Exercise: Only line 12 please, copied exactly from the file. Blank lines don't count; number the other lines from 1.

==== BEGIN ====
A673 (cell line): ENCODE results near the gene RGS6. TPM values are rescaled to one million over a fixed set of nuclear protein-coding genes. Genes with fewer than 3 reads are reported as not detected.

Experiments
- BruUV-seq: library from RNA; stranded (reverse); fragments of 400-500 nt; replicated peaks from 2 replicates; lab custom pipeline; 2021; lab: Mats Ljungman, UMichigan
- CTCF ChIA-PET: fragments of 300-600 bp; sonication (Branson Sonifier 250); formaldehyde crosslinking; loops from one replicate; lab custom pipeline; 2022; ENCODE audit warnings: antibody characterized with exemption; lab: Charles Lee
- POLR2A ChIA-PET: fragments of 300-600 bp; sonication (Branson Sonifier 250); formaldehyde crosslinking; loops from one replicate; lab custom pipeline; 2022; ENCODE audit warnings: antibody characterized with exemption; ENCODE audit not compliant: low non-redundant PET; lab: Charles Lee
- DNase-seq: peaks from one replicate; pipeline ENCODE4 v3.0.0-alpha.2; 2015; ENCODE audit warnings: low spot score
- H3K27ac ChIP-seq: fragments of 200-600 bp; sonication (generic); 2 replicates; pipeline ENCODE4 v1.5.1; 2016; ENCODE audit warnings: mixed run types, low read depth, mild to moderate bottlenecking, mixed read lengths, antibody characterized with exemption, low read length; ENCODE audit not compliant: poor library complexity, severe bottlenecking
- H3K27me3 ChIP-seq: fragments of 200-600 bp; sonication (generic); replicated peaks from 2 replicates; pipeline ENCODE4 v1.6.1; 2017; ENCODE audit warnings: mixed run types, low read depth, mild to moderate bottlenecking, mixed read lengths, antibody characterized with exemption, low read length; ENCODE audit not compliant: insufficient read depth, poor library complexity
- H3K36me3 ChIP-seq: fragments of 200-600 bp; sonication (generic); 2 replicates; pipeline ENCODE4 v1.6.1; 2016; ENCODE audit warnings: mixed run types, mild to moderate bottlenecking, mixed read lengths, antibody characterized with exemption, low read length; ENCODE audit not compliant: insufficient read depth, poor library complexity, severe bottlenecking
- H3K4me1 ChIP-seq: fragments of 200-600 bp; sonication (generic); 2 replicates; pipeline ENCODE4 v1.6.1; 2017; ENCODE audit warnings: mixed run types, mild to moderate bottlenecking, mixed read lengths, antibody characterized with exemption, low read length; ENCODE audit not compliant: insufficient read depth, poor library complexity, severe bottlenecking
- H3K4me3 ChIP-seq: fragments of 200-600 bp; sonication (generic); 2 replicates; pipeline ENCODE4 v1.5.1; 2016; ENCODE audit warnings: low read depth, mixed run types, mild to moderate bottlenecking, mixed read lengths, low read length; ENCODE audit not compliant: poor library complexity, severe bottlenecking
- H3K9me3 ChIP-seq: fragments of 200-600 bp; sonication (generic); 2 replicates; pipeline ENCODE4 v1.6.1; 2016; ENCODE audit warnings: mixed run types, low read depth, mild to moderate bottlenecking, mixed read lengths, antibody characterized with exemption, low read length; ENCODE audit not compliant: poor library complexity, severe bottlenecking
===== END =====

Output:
- H3K9me3 ChIP-seq: fragments of 200-600 bp; sonication (generic); 2 replicates; pipeline ENCODE4 v1.6.1; 2016; ENCODE audit warnings: mixed run types, low read depth, mild to moderate bottlenecking, mixed read lengths, antibody characterized with exemption, low read length; ENCODE audit not compliant: poor library complexity, severe bottlenecking